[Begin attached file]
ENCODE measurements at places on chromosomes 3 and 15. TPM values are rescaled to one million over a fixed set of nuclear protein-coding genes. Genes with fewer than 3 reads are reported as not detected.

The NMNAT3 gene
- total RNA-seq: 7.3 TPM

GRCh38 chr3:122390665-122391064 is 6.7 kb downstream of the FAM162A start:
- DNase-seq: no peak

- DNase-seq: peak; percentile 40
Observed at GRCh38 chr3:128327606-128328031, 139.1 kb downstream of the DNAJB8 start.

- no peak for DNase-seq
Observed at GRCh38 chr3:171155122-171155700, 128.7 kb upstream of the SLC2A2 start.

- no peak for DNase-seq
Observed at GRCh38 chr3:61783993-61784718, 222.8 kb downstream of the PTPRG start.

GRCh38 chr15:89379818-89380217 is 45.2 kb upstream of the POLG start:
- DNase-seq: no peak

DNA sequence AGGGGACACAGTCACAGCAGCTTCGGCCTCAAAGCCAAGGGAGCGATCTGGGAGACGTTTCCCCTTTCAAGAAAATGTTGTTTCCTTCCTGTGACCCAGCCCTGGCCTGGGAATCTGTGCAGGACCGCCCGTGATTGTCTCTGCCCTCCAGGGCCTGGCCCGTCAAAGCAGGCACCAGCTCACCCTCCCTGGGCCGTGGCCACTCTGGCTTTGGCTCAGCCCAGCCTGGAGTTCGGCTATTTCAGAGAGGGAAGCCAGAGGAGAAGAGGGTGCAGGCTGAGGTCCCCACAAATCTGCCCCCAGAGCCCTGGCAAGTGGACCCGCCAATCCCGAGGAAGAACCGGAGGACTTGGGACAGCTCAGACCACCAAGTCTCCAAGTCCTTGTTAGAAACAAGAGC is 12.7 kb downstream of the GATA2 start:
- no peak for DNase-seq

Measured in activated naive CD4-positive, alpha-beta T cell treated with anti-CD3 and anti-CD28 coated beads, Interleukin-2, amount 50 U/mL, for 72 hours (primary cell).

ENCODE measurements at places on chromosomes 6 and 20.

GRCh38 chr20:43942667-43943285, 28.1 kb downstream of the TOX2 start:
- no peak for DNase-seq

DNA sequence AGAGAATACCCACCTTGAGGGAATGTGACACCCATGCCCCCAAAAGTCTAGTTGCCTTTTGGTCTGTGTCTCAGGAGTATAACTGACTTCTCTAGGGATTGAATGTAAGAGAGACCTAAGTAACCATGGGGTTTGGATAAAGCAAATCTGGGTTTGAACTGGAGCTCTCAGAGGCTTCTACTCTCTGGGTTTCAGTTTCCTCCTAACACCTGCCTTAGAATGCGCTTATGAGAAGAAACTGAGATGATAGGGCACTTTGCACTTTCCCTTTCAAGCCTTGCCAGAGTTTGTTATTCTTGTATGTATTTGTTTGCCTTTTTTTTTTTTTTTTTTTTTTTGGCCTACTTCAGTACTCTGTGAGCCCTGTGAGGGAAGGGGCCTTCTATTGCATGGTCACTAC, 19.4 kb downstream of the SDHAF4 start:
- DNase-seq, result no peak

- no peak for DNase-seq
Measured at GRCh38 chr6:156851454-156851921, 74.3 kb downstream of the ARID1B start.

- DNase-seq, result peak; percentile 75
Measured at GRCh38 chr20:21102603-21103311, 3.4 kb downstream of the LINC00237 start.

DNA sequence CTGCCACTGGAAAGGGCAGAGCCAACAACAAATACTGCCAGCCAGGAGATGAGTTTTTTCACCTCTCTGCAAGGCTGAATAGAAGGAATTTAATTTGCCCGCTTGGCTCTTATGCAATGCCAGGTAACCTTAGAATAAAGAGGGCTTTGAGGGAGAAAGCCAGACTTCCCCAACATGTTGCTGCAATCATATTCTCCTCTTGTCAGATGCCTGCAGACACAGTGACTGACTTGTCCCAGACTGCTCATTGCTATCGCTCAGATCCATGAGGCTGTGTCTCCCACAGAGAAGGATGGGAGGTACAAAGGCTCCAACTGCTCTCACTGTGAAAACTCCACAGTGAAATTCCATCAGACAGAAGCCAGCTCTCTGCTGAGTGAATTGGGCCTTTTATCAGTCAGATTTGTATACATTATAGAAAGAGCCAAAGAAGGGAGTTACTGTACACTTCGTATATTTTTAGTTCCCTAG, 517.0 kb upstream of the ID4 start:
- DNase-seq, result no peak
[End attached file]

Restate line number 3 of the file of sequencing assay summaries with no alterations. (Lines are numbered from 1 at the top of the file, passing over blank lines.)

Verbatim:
- total RNA-seq: 7.3 TPM